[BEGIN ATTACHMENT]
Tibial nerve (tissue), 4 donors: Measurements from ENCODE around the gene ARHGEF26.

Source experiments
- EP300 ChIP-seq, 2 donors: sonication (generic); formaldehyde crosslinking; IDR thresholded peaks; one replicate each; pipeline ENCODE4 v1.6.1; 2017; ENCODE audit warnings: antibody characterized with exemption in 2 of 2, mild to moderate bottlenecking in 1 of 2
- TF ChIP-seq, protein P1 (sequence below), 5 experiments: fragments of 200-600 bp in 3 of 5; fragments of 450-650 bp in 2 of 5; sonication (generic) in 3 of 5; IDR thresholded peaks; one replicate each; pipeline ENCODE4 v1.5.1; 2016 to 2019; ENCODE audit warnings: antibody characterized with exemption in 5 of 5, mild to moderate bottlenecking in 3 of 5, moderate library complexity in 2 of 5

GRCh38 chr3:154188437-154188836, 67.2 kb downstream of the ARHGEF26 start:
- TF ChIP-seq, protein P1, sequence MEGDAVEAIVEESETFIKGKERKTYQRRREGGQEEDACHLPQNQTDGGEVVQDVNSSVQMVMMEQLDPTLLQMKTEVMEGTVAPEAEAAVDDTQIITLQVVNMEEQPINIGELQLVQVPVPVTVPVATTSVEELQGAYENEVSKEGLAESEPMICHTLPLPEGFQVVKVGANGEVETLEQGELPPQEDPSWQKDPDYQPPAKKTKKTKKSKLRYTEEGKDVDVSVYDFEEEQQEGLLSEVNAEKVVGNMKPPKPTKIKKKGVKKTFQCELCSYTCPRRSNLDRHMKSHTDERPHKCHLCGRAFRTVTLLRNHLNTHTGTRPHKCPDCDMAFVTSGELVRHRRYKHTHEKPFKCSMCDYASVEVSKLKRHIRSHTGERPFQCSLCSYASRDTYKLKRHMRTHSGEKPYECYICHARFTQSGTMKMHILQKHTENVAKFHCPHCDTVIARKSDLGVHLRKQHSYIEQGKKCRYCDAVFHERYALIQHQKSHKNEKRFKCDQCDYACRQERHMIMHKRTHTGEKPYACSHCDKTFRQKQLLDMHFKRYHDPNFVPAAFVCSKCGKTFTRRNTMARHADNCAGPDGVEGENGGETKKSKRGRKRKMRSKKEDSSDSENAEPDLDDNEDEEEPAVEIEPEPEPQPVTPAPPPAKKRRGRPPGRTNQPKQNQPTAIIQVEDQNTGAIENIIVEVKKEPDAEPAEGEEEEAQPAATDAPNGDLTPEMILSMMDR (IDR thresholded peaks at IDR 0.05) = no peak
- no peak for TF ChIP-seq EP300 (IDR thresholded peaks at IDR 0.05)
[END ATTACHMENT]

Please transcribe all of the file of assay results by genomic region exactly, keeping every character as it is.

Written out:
Tibial nerve (tissue), 4 donors: Measurements from ENCODE around the gene ARHGEF26.

Source experiments
- EP300 ChIP-seq, 2 donors: sonication (generic); formaldehyde crosslinking; IDR thresholded peaks; one replicate each; pipeline ENCODE4 v1.6.1; 2017; ENCODE audit warnings: antibody characterized with exemption in 2 of 2, mild to moderate bottlenecking in 1 of 2
- TF ChIP-seq, protein P1 (sequence below), 5 experiments: fragments of 200-600 bp in 3 of 5; fragments of 450-650 bp in 2 of 5; sonication (generic) in 3 of 5; IDR thresholded peaks; one replicate each; pipeline ENCODE4 v1.5.1; 2016 to 2019; ENCODE audit warnings: antibody characterized with exemption in 5 of 5, mild to moderate bottlenecking in 3 of 5, moderate library complexity in 2 of 5

GRCh38 chr3:154188437-154188836, 67.2 kb downstream of the ARHGEF26 start:
- TF ChIP-seq, protein P1, sequence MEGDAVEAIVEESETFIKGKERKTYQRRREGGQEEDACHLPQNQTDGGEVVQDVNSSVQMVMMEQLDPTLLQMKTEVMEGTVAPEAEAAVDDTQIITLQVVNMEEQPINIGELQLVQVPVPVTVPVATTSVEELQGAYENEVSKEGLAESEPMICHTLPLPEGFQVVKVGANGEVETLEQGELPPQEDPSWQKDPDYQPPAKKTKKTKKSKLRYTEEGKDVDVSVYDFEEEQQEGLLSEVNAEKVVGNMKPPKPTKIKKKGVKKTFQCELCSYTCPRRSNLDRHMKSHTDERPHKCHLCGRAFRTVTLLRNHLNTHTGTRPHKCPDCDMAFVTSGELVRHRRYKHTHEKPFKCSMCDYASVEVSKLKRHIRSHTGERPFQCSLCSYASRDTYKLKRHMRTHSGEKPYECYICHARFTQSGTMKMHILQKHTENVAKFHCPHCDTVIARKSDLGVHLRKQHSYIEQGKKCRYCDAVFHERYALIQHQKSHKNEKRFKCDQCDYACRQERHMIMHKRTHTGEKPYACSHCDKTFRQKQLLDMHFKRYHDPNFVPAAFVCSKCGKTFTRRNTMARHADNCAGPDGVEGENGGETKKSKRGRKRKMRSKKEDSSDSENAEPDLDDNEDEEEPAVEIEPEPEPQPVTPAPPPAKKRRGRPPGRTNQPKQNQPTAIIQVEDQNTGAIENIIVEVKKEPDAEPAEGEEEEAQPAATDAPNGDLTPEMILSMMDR (IDR thresholded peaks at IDR 0.05) = no peak
- no peak for TF ChIP-seq EP300 (IDR thresholded peaks at IDR 0.05)